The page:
Saturday, 22 June 2013

Blueish-Grey And White Striped Waistcoat

 Hello! I am quite happy to be presenting my first ever regular clothes post.

For as long as I can remember I have been wearing the plainest clothes I could find. Plain, dark, solid coloured shirts and plain, dark, solid coloured pants. Almost all of them in knit fabrics. These were the most favorable options when all there was to choose from was either boring or ugly/indecent. But now that I can sew reasonably well, I can start putting together a wardrobe that I actually like, and start dressing the way I want to.

I want to dress sort of like a late 18th century or early 19th century man. Their clothes were all so fabulous.
For my first real everyday garment I have made a waistcoat.
 It is my fourth waistcoat. I may post about the first three later, under the title "Early Sewing Disasters". My pattern was loosely based off of Disaster Waistcoat #2, which was based off a very chopped up and mangled lab coat.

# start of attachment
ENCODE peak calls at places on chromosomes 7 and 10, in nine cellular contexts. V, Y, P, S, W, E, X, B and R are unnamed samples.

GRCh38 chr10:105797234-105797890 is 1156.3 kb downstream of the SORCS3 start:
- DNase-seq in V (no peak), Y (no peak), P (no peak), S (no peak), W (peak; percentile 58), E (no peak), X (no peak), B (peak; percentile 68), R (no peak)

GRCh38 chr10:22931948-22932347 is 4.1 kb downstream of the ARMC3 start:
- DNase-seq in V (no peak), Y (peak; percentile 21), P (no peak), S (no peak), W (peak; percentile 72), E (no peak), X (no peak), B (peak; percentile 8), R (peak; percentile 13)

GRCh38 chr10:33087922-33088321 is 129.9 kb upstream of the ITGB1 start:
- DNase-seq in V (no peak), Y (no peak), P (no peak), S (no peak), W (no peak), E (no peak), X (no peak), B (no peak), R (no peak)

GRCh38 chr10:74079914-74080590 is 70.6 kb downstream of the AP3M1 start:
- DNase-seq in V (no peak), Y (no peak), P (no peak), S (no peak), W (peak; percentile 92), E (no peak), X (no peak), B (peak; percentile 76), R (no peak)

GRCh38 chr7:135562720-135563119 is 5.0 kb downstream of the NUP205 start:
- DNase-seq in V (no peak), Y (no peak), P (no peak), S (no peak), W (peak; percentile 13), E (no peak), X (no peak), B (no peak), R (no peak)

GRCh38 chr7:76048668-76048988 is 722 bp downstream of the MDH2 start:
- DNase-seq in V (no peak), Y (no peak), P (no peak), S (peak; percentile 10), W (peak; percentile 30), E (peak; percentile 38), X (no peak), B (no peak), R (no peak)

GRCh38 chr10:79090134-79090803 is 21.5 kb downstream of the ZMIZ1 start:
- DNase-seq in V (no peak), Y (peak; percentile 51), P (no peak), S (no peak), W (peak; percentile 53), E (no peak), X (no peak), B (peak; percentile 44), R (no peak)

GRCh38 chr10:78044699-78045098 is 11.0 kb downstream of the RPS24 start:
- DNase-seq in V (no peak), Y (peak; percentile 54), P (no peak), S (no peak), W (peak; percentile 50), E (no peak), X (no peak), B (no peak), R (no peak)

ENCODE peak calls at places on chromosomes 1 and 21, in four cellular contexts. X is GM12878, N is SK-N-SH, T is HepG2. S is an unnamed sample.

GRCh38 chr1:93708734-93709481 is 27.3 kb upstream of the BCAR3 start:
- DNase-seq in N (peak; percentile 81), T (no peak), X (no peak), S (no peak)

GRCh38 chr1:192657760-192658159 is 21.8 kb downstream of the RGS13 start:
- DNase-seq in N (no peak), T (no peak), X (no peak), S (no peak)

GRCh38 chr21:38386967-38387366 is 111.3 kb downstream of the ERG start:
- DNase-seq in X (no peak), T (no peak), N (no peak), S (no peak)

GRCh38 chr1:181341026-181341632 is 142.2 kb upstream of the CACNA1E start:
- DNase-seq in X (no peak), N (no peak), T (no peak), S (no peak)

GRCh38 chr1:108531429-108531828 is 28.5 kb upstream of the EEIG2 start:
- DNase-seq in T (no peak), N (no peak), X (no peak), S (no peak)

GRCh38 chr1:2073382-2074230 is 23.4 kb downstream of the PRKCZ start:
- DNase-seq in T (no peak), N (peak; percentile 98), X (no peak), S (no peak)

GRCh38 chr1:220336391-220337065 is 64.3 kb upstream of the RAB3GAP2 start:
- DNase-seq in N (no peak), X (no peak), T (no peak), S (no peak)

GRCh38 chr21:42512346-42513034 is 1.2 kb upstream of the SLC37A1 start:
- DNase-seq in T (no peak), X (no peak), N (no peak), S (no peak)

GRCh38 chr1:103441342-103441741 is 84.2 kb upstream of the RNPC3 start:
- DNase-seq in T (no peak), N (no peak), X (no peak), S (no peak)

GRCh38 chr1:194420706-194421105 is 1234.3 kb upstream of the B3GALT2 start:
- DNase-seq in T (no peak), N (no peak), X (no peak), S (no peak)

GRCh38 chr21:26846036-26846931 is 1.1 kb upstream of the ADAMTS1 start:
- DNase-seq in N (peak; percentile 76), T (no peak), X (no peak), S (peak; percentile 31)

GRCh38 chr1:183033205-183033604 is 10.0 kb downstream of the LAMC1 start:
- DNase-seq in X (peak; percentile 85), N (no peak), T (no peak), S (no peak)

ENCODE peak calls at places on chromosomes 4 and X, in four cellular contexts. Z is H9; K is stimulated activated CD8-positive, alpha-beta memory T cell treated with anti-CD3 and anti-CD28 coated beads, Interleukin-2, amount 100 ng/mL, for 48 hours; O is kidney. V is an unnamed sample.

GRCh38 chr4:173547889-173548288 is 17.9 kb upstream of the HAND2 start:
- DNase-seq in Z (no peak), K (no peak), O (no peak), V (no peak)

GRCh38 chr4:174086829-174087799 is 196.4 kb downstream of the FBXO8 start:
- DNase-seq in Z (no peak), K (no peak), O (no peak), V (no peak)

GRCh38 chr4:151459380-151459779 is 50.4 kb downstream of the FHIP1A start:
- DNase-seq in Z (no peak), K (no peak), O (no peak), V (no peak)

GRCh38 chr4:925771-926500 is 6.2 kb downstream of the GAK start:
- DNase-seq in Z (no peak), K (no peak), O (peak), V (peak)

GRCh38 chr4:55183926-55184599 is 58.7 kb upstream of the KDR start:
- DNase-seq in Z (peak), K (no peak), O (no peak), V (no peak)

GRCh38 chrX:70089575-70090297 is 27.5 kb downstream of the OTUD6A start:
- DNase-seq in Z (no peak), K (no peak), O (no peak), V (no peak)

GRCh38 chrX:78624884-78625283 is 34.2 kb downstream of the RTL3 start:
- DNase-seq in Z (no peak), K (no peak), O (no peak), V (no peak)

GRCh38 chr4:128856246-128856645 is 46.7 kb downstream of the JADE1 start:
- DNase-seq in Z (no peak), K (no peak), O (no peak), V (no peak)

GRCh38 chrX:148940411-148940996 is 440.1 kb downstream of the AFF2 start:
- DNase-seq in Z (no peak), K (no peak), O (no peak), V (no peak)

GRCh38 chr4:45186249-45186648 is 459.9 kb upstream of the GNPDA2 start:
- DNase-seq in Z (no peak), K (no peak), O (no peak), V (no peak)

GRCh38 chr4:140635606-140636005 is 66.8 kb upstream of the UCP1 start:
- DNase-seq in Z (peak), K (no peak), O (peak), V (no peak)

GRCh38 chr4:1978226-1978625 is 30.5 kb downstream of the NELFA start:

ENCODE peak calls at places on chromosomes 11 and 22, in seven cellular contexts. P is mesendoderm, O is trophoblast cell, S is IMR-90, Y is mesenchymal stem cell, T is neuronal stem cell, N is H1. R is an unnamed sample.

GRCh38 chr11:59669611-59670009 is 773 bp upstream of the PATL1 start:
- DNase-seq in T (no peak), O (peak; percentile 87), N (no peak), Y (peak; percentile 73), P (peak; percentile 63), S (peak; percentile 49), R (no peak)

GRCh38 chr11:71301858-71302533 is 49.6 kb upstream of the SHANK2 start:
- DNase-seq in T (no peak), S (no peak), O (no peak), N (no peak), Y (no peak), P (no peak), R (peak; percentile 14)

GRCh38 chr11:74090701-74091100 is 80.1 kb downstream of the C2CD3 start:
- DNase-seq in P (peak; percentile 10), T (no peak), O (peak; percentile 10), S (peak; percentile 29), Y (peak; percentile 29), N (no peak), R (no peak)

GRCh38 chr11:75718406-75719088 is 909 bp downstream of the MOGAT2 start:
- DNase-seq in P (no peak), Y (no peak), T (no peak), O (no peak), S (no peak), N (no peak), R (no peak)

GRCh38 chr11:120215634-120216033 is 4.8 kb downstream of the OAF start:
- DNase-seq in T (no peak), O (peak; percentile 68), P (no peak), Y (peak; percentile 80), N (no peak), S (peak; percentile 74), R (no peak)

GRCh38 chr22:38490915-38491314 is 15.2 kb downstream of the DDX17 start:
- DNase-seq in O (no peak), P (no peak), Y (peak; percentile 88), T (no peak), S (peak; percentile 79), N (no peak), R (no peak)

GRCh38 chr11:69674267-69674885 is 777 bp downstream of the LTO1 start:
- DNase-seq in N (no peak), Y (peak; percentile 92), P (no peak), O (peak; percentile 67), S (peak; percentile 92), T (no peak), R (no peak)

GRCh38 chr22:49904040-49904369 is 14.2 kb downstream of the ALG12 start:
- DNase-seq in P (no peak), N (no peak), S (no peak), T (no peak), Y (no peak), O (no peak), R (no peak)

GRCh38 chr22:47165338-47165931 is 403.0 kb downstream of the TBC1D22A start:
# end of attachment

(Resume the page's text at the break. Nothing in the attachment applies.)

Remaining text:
It still needs some work. The seams that attach the back pieces to the side pieces either need to be moved further back or further forward. The top of that seam is at an awkward angle that puts a lot of extra bulk into the seam allowances.

My fabric was synthetic and stripey. It was from Mama's stash but she gave it to me a couple of years ago. I think it might have been a bribe to get me to do my homework or something.
 The wider stripes are plain weave, but the narrow ones are made of floats. The grey stripes look greenish in some lights, but they aren't.
I had a bit of trouble stiffening the lapels. I wasn't going to use fusible interfacing because I don't really like it, plus I only have small scraps of it. It probably wouldn't have been stiff enough for this waistcoat anyway.
I have no hair canvas and I do not know if Fabricville sells hair canvas. Even if they did I probably wouldn't buy any, for I am very low on cash at the moment. So I was left with whatever I could find in my stash. I found a drapery fabric that was sort of thick, a cotton polyester blend, and made a lot of pitiful pad-stitching.